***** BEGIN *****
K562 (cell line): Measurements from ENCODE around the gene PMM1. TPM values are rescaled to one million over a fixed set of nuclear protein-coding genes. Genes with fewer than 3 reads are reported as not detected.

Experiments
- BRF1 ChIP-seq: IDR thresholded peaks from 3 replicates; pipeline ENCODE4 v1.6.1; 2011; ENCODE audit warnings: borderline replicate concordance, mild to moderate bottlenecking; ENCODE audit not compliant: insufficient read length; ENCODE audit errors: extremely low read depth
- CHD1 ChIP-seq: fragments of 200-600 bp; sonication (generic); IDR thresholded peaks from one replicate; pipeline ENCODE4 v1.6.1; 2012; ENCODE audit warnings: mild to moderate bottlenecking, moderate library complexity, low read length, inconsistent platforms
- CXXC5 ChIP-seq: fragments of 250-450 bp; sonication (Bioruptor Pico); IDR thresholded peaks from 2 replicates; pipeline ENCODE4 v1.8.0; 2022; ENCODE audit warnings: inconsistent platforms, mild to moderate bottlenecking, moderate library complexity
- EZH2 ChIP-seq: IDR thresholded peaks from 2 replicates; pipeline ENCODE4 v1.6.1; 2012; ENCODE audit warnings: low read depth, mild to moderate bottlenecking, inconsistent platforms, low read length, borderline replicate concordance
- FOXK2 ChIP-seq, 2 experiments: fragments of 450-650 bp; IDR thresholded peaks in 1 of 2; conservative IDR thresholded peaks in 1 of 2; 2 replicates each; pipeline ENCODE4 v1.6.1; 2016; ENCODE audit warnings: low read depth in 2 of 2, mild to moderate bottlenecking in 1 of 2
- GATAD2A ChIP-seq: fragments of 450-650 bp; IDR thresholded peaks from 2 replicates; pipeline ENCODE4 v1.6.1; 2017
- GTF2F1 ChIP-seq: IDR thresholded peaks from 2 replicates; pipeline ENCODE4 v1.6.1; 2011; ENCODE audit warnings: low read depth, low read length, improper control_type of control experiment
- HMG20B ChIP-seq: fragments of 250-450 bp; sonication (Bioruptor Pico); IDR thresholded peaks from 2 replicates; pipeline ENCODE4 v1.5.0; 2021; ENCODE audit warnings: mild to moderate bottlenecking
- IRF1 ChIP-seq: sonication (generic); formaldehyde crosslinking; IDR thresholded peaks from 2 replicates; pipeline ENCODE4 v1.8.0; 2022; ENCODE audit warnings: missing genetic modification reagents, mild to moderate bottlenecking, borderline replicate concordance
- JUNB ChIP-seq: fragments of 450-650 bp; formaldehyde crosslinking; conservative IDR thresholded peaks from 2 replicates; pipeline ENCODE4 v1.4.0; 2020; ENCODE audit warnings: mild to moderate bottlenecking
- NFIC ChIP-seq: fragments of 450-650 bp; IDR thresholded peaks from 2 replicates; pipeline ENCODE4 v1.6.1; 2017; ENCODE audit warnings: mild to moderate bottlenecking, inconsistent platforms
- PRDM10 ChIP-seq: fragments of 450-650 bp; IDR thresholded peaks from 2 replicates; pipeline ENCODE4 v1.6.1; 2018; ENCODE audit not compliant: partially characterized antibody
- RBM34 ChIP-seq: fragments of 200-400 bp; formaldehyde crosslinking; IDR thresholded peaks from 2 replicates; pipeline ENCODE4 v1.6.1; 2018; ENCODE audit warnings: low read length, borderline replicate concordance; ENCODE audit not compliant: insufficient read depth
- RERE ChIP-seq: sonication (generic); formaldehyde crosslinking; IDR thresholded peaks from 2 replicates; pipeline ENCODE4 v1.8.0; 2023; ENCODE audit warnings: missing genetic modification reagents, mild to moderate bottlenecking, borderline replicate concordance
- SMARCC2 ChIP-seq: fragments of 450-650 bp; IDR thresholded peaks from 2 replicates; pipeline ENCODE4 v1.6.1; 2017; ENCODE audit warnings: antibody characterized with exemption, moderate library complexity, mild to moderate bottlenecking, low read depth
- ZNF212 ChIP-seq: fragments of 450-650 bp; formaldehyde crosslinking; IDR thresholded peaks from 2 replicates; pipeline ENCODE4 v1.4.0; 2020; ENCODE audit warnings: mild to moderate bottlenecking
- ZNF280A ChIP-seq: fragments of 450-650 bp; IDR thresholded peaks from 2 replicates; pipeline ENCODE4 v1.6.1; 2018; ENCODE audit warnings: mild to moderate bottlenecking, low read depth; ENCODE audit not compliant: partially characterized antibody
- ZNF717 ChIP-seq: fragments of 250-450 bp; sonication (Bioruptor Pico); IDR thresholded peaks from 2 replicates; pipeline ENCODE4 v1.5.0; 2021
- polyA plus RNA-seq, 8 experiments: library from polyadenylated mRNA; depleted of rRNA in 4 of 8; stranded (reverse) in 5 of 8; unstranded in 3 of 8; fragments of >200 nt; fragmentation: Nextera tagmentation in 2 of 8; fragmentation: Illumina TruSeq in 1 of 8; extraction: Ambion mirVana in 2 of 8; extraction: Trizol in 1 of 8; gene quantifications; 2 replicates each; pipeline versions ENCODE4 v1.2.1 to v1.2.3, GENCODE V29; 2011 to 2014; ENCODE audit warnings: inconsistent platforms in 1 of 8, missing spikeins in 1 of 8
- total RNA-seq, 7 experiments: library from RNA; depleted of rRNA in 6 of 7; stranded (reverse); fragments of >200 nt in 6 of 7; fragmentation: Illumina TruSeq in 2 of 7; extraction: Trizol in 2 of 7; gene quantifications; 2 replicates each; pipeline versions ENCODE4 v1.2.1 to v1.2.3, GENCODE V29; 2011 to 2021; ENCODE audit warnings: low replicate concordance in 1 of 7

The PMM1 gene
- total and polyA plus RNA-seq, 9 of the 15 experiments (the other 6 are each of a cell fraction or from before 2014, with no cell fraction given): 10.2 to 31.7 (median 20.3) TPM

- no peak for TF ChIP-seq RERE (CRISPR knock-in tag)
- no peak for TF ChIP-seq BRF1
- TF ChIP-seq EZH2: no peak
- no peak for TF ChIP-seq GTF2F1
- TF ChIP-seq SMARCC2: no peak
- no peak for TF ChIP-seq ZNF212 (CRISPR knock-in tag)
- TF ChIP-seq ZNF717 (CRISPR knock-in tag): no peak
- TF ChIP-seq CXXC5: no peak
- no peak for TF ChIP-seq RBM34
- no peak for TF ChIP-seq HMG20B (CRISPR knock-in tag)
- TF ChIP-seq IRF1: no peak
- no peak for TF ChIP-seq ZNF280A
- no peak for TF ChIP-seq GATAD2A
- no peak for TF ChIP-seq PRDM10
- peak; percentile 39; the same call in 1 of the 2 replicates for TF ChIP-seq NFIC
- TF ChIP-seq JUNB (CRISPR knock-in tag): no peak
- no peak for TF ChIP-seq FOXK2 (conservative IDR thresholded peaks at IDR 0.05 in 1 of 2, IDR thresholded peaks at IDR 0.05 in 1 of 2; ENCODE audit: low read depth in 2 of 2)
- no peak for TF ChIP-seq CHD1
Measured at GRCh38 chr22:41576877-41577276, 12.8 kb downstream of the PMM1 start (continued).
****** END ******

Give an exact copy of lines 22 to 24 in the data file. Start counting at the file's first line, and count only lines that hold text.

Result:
- total RNA-seq, 7 experiments: library from RNA; depleted of rRNA in 6 of 7; stranded (reverse); fragments of >200 nt in 6 of 7; fragmentation: Illumina TruSeq in 2 of 7; extraction: Trizol in 2 of 7; gene quantifications; 2 replicates each; pipeline versions ENCODE4 v1.2.1 to v1.2.3, GENCODE V29; 2011 to 2021; ENCODE audit warnings: low replicate concordance in 1 of 7

The PMM1 gene
- total and polyA plus RNA-seq, 9 of the 15 experiments (the other 6 are each of a cell fraction or from before 2014, with no cell fraction given): 10.2 to 31.7 (median 20.3) TPM